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Margaret Thatcher is dead and her funeral took place today.

Should it have been in St Paul’s? Why not? She was a public figure and two thousand people had to sit somewhere.

Should there have been gun carriages and a military escort? No. Should the funeral have been at public expense? No; but that was the appalling judgement of living politicians, not dead ones.

An aerial view of St Paul's Cathedral.

(Photo credit: Wikipedia)

Should people have been free to protest along the funeral route? Yes. Should people have exercised their freedom to protest along the funeral route? No. The idea of picketing a dead person about events that happened thirty years ago is both distasteful and irrational. Protests about the raid on the public purse should be directed against the raiders.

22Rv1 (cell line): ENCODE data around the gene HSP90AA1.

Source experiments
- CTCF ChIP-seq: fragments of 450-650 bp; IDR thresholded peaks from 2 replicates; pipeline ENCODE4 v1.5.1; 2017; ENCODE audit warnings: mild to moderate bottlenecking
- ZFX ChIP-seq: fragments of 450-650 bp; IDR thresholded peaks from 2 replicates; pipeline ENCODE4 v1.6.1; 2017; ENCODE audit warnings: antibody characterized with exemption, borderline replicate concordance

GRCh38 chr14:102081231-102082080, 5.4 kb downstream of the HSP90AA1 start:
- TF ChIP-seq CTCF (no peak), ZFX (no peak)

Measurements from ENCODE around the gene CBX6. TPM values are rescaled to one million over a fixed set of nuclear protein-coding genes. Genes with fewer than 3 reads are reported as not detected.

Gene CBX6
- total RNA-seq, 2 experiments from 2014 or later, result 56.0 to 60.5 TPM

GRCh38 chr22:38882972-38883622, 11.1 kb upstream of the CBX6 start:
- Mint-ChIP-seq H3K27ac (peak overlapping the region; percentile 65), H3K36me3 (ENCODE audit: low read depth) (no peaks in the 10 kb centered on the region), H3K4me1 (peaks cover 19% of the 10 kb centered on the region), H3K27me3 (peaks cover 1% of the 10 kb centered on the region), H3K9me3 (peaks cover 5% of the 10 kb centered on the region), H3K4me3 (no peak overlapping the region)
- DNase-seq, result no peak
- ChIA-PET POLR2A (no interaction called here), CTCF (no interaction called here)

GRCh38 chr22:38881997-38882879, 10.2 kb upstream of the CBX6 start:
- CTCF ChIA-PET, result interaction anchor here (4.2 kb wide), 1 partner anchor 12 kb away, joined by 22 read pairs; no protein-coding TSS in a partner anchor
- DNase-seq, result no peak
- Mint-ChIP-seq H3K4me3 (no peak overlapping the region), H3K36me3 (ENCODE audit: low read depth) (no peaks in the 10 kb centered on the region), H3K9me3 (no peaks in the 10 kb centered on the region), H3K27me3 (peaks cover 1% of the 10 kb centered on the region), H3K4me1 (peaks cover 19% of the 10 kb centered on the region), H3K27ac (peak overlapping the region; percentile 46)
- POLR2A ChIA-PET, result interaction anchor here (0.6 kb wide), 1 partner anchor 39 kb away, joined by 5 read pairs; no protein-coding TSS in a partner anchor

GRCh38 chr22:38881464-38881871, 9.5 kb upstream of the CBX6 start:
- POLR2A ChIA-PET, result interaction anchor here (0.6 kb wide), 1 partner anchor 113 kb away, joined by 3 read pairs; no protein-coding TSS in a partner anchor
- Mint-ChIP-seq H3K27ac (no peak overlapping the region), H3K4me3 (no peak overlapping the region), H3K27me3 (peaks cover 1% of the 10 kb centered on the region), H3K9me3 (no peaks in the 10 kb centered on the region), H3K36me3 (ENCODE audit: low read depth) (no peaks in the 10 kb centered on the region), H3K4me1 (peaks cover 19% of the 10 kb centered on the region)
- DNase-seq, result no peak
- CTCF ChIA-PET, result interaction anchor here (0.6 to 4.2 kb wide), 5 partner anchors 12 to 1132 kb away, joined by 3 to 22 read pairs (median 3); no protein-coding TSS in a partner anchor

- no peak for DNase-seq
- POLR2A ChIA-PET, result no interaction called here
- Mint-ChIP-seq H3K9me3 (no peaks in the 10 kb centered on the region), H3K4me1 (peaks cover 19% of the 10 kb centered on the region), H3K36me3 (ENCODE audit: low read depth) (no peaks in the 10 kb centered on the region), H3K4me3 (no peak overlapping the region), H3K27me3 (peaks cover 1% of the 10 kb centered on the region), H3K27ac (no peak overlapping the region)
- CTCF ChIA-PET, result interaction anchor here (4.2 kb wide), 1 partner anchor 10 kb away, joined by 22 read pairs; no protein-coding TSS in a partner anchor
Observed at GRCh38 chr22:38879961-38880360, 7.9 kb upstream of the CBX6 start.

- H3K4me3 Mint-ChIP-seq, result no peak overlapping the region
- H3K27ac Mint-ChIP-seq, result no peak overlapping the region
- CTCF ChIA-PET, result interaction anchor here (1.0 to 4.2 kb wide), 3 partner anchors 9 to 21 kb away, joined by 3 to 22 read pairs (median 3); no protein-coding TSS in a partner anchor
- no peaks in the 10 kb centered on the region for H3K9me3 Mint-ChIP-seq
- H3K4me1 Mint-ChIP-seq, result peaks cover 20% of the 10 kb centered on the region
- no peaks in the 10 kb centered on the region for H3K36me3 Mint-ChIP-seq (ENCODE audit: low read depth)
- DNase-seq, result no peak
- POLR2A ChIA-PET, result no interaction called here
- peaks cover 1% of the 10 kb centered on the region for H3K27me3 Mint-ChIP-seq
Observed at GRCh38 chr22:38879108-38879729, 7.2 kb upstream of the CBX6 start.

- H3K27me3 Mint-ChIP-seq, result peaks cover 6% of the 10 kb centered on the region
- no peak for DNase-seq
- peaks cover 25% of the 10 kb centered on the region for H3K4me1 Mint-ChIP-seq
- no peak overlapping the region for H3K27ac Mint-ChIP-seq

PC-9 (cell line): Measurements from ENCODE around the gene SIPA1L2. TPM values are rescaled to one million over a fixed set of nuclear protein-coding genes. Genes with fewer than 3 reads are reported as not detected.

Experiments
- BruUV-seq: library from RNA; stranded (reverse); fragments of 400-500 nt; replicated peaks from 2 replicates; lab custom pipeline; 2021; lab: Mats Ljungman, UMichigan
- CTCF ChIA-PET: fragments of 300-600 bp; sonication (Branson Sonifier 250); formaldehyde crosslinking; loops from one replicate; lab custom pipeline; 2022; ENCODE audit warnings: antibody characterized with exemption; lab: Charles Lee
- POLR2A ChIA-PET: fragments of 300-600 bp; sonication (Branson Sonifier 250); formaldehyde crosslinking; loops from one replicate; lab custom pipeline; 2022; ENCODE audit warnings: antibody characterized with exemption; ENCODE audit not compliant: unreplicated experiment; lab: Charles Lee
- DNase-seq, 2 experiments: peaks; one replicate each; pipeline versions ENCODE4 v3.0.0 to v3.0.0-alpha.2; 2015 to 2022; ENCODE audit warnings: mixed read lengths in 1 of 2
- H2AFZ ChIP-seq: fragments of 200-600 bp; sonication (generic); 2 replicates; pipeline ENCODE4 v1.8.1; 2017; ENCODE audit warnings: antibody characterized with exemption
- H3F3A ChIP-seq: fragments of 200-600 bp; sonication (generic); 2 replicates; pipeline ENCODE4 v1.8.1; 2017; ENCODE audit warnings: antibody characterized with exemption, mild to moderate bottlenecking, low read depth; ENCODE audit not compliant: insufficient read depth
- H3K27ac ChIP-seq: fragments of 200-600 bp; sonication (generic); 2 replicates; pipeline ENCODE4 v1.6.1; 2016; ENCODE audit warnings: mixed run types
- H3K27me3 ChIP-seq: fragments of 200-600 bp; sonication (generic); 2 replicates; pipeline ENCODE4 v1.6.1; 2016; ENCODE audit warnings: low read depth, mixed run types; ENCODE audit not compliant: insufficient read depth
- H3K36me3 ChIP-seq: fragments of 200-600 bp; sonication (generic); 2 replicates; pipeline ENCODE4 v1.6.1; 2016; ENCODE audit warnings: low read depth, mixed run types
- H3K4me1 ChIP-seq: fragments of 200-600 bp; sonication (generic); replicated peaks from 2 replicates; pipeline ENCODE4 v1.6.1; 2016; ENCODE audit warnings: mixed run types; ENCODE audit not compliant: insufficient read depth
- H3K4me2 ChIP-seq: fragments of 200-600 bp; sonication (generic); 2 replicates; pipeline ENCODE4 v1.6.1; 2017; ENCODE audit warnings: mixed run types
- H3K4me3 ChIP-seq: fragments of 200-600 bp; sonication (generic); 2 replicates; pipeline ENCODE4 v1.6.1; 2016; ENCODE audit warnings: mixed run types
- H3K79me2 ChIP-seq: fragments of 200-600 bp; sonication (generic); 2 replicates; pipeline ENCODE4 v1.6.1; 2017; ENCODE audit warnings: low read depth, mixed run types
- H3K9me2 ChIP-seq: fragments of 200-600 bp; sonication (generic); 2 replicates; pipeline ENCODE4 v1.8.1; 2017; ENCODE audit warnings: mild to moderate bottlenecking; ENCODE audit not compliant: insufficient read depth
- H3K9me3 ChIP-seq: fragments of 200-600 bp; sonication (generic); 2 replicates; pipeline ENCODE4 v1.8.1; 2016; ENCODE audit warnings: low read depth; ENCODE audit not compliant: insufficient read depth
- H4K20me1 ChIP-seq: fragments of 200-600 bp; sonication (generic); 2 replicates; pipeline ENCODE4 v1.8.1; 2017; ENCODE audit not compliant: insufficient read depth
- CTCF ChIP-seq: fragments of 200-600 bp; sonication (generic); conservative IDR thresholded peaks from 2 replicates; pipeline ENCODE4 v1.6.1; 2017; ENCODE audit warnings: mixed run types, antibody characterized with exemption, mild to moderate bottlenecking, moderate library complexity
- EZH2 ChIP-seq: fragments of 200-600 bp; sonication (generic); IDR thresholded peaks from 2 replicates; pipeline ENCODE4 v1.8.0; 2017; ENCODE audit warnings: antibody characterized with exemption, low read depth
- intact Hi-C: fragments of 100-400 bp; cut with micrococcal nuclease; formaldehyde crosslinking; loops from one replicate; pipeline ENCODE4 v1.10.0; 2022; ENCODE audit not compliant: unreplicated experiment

When I am dead, is it better that men should ask why there is a statue of me in the public square or that they should ask why there is none?

Should people in former mining communities have held celebrations, let off fireworks and burned effigies? Should people allow themselves to be so consumed with hatred that they become trapped in the past?

Could the energy spent on these ugly and meaningless demonstrations about increasingly distant events have been put into writing a new chapter in the history of post-industrial Britain?

Could the money spent on the funeral of a wealthy stateswoman have been used instead to give the children and grandchildren of former mining communities the same kind of opportunities that once existed for the girl from Grantham? And wouldn’t that be a better memorial than any statue?

Quotation: Cato the Elder, Roman statesman (234 BC – 149 BC)